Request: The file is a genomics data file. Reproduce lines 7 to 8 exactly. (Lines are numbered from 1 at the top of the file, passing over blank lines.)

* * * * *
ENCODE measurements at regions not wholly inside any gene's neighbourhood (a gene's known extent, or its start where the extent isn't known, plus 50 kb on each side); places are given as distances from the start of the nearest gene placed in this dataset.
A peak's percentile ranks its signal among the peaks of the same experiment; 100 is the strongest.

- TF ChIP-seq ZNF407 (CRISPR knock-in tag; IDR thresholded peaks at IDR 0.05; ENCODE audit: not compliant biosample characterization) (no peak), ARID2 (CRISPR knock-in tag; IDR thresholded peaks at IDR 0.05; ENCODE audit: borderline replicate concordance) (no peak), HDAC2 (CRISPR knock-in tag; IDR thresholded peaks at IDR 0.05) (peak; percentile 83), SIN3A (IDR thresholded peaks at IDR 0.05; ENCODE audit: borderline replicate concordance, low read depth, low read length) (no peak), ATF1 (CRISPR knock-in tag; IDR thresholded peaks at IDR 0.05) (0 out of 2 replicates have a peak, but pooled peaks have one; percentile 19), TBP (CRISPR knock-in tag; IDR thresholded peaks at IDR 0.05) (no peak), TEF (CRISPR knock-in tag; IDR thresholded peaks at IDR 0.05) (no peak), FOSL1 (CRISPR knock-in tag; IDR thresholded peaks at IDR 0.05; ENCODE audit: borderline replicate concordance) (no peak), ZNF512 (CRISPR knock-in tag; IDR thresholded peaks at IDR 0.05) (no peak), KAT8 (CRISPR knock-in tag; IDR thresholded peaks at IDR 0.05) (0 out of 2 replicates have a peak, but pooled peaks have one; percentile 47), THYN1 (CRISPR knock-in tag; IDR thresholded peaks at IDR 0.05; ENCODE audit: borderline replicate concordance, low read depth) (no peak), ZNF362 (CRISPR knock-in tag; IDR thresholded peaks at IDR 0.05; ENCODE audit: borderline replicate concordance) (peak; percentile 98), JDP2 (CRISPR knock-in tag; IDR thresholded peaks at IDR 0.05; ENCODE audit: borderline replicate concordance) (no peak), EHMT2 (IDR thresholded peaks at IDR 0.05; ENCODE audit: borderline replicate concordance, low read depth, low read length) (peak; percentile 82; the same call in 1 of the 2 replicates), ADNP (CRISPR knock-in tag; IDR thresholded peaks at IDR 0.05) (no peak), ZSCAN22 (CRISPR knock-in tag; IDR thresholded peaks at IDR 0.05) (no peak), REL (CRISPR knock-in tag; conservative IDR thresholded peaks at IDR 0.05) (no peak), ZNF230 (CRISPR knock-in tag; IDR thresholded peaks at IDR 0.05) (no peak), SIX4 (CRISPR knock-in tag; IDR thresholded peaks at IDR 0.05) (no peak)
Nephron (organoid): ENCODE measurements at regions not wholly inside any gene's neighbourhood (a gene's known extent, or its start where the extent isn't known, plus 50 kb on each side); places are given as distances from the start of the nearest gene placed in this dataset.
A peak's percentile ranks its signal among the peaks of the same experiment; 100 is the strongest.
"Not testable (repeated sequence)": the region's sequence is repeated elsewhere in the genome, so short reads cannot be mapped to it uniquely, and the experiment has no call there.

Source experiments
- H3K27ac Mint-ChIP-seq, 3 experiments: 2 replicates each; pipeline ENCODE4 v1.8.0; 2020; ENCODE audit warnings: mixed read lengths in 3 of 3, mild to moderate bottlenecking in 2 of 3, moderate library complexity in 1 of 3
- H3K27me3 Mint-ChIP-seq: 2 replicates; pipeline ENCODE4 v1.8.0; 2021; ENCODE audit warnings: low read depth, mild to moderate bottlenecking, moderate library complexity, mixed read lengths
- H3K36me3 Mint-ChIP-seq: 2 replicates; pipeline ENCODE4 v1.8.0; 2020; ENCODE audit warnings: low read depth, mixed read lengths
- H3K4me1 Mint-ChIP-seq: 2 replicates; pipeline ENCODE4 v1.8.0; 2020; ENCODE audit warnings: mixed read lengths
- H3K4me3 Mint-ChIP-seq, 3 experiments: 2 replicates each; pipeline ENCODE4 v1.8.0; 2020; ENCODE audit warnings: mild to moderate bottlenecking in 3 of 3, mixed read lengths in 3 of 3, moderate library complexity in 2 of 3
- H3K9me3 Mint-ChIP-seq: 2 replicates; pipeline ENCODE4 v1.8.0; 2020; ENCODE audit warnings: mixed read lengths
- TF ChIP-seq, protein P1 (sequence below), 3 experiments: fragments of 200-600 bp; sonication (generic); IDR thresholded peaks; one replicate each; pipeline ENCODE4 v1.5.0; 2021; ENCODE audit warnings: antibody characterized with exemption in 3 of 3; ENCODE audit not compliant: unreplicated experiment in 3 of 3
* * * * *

Source experiments
- H3K27ac Mint-ChIP-seq, 3 experiments: 2 replicates each; pipeline ENCODE4 v1.8.0; 2020; ENCODE audit warnings: mixed read lengths in 3 of 3, mild to moderate bottlenecking in 2 of 3, moderate library complexity in 1 of 3